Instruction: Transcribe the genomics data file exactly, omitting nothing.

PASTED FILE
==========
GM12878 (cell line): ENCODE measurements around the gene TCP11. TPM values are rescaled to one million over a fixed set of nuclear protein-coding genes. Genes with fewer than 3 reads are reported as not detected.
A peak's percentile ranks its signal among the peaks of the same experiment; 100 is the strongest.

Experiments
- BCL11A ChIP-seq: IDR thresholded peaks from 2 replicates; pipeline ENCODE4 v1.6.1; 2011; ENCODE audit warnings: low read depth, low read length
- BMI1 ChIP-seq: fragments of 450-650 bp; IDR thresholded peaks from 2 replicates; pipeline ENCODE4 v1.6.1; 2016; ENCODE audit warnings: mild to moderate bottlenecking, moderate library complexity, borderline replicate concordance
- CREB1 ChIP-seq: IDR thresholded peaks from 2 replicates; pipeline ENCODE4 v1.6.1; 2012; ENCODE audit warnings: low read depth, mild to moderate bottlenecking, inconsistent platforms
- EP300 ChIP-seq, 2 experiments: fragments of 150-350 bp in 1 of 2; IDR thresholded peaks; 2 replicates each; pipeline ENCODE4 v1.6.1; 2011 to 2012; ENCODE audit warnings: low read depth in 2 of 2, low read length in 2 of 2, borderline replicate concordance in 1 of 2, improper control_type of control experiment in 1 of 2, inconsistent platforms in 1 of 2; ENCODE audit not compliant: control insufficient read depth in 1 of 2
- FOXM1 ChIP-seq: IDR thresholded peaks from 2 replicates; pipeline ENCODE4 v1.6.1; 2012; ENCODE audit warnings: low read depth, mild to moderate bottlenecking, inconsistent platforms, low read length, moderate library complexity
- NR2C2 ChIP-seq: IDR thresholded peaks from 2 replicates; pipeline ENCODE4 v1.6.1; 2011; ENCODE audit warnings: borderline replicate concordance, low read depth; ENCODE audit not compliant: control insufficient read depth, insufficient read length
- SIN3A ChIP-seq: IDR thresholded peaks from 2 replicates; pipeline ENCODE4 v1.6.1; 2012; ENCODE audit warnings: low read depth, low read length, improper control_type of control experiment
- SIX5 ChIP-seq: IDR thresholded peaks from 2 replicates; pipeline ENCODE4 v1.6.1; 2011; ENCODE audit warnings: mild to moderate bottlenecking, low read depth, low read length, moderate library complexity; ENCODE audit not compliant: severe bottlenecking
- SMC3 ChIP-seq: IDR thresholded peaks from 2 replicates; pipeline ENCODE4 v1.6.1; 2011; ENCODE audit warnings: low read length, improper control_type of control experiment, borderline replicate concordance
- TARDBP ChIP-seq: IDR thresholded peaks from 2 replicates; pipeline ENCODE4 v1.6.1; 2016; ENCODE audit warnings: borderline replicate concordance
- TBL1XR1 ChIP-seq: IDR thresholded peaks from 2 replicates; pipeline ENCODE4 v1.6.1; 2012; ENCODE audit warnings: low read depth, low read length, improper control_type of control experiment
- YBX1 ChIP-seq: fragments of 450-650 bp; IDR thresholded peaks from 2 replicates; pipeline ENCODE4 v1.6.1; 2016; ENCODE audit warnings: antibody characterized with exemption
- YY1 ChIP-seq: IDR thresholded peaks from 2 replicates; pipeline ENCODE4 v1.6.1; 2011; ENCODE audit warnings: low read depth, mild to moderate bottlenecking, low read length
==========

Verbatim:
GM12878 (cell line): ENCODE measurements around the gene TCP11. TPM values are rescaled to one million over a fixed set of nuclear protein-coding genes. Genes with fewer than 3 reads are reported as not detected.
A peak's percentile ranks its signal among the peaks of the same experiment; 100 is the strongest.

Experiments
- BCL11A ChIP-seq: IDR thresholded peaks from 2 replicates; pipeline ENCODE4 v1.6.1; 2011; ENCODE audit warnings: low read depth, low read length
- BMI1 ChIP-seq: fragments of 450-650 bp; IDR thresholded peaks from 2 replicates; pipeline ENCODE4 v1.6.1; 2016; ENCODE audit warnings: mild to moderate bottlenecking, moderate library complexity, borderline replicate concordance
- CREB1 ChIP-seq: IDR thresholded peaks from 2 replicates; pipeline ENCODE4 v1.6.1; 2012; ENCODE audit warnings: low read depth, mild to moderate bottlenecking, inconsistent platforms
- EP300 ChIP-seq, 2 experiments: fragments of 150-350 bp in 1 of 2; IDR thresholded peaks; 2 replicates each; pipeline ENCODE4 v1.6.1; 2011 to 2012; ENCODE audit warnings: low read depth in 2 of 2, low read length in 2 of 2, borderline replicate concordance in 1 of 2, improper control_type of control experiment in 1 of 2, inconsistent platforms in 1 of 2; ENCODE audit not compliant: control insufficient read depth in 1 of 2
- FOXM1 ChIP-seq: IDR thresholded peaks from 2 replicates; pipeline ENCODE4 v1.6.1; 2012; ENCODE audit warnings: low read depth, mild to moderate bottlenecking, inconsistent platforms, low read length, moderate library complexity
- NR2C2 ChIP-seq: IDR thresholded peaks from 2 replicates; pipeline ENCODE4 v1.6.1; 2011; ENCODE audit warnings: borderline replicate concordance, low read depth; ENCODE audit not compliant: control insufficient read depth, insufficient read length
- SIN3A ChIP-seq: IDR thresholded peaks from 2 replicates; pipeline ENCODE4 v1.6.1; 2012; ENCODE audit warnings: low read depth, low read length, improper control_type of control experiment
- SIX5 ChIP-seq: IDR thresholded peaks from 2 replicates; pipeline ENCODE4 v1.6.1; 2011; ENCODE audit warnings: mild to moderate bottlenecking, low read depth, low read length, moderate library complexity; ENCODE audit not compliant: severe bottlenecking
- SMC3 ChIP-seq: IDR thresholded peaks from 2 replicates; pipeline ENCODE4 v1.6.1; 2011; ENCODE audit warnings: low read length, improper control_type of control experiment, borderline replicate concordance
- TARDBP ChIP-seq: IDR thresholded peaks from 2 replicates; pipeline ENCODE4 v1.6.1; 2016; ENCODE audit warnings: borderline replicate concordance
- TBL1XR1 ChIP-seq: IDR thresholded peaks from 2 replicates; pipeline ENCODE4 v1.6.1; 2012; ENCODE audit warnings: low read depth, low read length, improper control_type of control experiment
- YBX1 ChIP-seq: fragments of 450-650 bp; IDR thresholded peaks from 2 replicates; pipeline ENCODE4 v1.6.1; 2016; ENCODE audit warnings: antibody characterized with exemption
- YY1 ChIP-seq: IDR thresholded peaks from 2 replicates; pipeline ENCODE4 v1.6.1; 2011; ENCODE audit warnings: low read depth, mild to moderate bottlenecking, low read length